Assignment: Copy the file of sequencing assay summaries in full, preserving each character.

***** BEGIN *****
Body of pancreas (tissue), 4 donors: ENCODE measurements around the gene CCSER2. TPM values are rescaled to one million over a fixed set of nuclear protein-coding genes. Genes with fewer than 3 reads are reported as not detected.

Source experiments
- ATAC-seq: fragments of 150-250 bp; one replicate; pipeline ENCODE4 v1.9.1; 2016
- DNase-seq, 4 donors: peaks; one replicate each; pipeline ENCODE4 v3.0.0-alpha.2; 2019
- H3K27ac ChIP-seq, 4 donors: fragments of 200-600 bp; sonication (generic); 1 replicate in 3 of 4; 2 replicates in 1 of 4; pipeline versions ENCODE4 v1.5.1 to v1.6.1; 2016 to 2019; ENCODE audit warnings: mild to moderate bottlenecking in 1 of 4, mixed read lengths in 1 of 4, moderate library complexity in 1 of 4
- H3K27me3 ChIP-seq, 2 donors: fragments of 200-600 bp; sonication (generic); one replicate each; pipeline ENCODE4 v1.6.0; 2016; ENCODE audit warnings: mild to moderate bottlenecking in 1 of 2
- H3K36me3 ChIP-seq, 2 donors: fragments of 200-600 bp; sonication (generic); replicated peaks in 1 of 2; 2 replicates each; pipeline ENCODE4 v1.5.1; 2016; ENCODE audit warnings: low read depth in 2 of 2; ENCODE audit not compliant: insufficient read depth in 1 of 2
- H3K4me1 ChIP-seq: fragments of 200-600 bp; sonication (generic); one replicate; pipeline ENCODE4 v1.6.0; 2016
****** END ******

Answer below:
Body of pancreas (tissue), 4 donors: ENCODE measurements around the gene CCSER2. TPM values are rescaled to one million over a fixed set of nuclear protein-coding genes. Genes with fewer than 3 reads are reported as not detected.

Source experiments
- ATAC-seq: fragments of 150-250 bp; one replicate; pipeline ENCODE4 v1.9.1; 2016
- DNase-seq, 4 donors: peaks; one replicate each; pipeline ENCODE4 v3.0.0-alpha.2; 2019
- H3K27ac ChIP-seq, 4 donors: fragments of 200-600 bp; sonication (generic); 1 replicate in 3 of 4; 2 replicates in 1 of 4; pipeline versions ENCODE4 v1.5.1 to v1.6.1; 2016 to 2019; ENCODE audit warnings: mild to moderate bottlenecking in 1 of 4, mixed read lengths in 1 of 4, moderate library complexity in 1 of 4
- H3K27me3 ChIP-seq, 2 donors: fragments of 200-600 bp; sonication (generic); one replicate each; pipeline ENCODE4 v1.6.0; 2016; ENCODE audit warnings: mild to moderate bottlenecking in 1 of 2
- H3K36me3 ChIP-seq, 2 donors: fragments of 200-600 bp; sonication (generic); replicated peaks in 1 of 2; 2 replicates each; pipeline ENCODE4 v1.5.1; 2016; ENCODE audit warnings: low read depth in 2 of 2; ENCODE audit not compliant: insufficient read depth in 1 of 2
- H3K4me1 ChIP-seq: fragments of 200-600 bp; sonication (generic); one replicate; pipeline ENCODE4 v1.6.0; 2016